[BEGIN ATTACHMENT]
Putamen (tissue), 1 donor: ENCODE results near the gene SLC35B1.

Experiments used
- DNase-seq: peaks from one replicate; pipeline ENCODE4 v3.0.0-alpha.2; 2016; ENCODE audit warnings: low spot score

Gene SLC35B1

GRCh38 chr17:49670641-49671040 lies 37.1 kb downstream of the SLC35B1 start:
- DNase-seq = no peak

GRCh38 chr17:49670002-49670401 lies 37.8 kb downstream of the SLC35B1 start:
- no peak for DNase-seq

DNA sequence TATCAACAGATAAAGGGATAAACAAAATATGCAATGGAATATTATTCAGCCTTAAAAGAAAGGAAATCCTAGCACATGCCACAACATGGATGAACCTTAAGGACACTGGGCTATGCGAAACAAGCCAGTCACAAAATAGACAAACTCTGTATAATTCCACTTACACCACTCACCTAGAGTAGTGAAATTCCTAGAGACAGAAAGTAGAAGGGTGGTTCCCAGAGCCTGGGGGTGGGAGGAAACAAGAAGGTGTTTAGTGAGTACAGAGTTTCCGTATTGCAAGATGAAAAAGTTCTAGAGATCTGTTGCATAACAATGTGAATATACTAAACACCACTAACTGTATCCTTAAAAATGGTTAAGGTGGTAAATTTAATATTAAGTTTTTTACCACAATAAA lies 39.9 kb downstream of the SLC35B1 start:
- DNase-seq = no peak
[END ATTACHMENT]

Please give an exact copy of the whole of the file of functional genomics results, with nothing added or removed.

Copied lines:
Putamen (tissue), 1 donor: ENCODE results near the gene SLC35B1.

Experiments used
- DNase-seq: peaks from one replicate; pipeline ENCODE4 v3.0.0-alpha.2; 2016; ENCODE audit warnings: low spot score

Gene SLC35B1

GRCh38 chr17:49670641-49671040 lies 37.1 kb downstream of the SLC35B1 start:
- DNase-seq = no peak

GRCh38 chr17:49670002-49670401 lies 37.8 kb downstream of the SLC35B1 start:
- no peak for DNase-seq

DNA sequence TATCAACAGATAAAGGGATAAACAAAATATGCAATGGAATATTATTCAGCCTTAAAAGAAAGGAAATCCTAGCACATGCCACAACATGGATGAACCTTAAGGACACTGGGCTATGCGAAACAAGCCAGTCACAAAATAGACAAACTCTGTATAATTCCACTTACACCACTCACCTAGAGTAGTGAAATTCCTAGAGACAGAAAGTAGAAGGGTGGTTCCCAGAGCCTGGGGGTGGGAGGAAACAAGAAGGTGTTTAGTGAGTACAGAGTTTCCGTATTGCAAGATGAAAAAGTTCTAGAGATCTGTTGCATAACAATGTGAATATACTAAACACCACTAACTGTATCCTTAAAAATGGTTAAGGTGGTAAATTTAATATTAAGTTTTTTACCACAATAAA lies 39.9 kb downstream of the SLC35B1 start:
- DNase-seq = no peak